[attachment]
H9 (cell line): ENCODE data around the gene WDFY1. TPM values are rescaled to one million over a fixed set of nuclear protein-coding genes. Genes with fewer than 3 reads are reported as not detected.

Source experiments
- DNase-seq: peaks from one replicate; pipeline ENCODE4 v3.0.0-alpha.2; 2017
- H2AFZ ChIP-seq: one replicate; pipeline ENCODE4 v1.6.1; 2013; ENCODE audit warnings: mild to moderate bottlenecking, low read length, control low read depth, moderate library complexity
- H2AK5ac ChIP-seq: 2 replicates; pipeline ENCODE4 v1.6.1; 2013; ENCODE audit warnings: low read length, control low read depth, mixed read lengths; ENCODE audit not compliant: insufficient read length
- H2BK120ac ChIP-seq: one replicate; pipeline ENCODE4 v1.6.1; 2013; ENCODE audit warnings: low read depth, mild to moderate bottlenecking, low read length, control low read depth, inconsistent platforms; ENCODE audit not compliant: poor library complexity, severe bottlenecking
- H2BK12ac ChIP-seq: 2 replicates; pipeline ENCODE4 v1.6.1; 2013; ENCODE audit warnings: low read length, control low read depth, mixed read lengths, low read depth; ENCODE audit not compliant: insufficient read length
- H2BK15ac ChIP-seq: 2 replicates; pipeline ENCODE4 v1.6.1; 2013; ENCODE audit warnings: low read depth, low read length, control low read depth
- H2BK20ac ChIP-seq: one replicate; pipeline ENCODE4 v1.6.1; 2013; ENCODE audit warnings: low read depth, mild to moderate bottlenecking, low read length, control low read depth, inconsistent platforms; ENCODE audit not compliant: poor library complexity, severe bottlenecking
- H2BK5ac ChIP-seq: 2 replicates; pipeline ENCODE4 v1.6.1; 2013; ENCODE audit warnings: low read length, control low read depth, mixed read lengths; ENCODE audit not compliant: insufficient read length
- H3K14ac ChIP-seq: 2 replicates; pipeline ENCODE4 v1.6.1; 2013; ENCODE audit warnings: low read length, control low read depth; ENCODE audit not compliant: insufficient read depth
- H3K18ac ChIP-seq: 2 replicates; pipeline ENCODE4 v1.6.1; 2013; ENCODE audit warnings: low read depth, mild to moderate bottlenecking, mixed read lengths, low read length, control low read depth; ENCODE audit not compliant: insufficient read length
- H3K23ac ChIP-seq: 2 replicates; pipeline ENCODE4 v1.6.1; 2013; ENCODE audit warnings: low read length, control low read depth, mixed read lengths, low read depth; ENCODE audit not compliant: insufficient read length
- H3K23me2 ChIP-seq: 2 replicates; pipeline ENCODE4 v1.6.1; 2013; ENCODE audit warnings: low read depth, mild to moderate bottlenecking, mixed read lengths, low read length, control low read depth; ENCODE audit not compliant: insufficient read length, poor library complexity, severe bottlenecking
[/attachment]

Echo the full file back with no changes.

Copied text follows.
H9 (cell line): ENCODE data around the gene WDFY1. TPM values are rescaled to one million over a fixed set of nuclear protein-coding genes. Genes with fewer than 3 reads are reported as not detected.

Source experiments
- DNase-seq: peaks from one replicate; pipeline ENCODE4 v3.0.0-alpha.2; 2017
- H2AFZ ChIP-seq: one replicate; pipeline ENCODE4 v1.6.1; 2013; ENCODE audit warnings: mild to moderate bottlenecking, low read length, control low read depth, moderate library complexity
- H2AK5ac ChIP-seq: 2 replicates; pipeline ENCODE4 v1.6.1; 2013; ENCODE audit warnings: low read length, control low read depth, mixed read lengths; ENCODE audit not compliant: insufficient read length
- H2BK120ac ChIP-seq: one replicate; pipeline ENCODE4 v1.6.1; 2013; ENCODE audit warnings: low read depth, mild to moderate bottlenecking, low read length, control low read depth, inconsistent platforms; ENCODE audit not compliant: poor library complexity, severe bottlenecking
- H2BK12ac ChIP-seq: 2 replicates; pipeline ENCODE4 v1.6.1; 2013; ENCODE audit warnings: low read length, control low read depth, mixed read lengths, low read depth; ENCODE audit not compliant: insufficient read length
- H2BK15ac ChIP-seq: 2 replicates; pipeline ENCODE4 v1.6.1; 2013; ENCODE audit warnings: low read depth, low read length, control low read depth
- H2BK20ac ChIP-seq: one replicate; pipeline ENCODE4 v1.6.1; 2013; ENCODE audit warnings: low read depth, mild to moderate bottlenecking, low read length, control low read depth, inconsistent platforms; ENCODE audit not compliant: poor library complexity, severe bottlenecking
- H2BK5ac ChIP-seq: 2 replicates; pipeline ENCODE4 v1.6.1; 2013; ENCODE audit warnings: low read length, control low read depth, mixed read lengths; ENCODE audit not compliant: insufficient read length
- H3K14ac ChIP-seq: 2 replicates; pipeline ENCODE4 v1.6.1; 2013; ENCODE audit warnings: low read length, control low read depth; ENCODE audit not compliant: insufficient read depth
- H3K18ac ChIP-seq: 2 replicates; pipeline ENCODE4 v1.6.1; 2013; ENCODE audit warnings: low read depth, mild to moderate bottlenecking, mixed read lengths, low read length, control low read depth; ENCODE audit not compliant: insufficient read length
- H3K23ac ChIP-seq: 2 replicates; pipeline ENCODE4 v1.6.1; 2013; ENCODE audit warnings: low read length, control low read depth, mixed read lengths, low read depth; ENCODE audit not compliant: insufficient read length
- H3K23me2 ChIP-seq: 2 replicates; pipeline ENCODE4 v1.6.1; 2013; ENCODE audit warnings: low read depth, mild to moderate bottlenecking, mixed read lengths, low read length, control low read depth; ENCODE audit not compliant: insufficient read length, poor library complexity, severe bottlenecking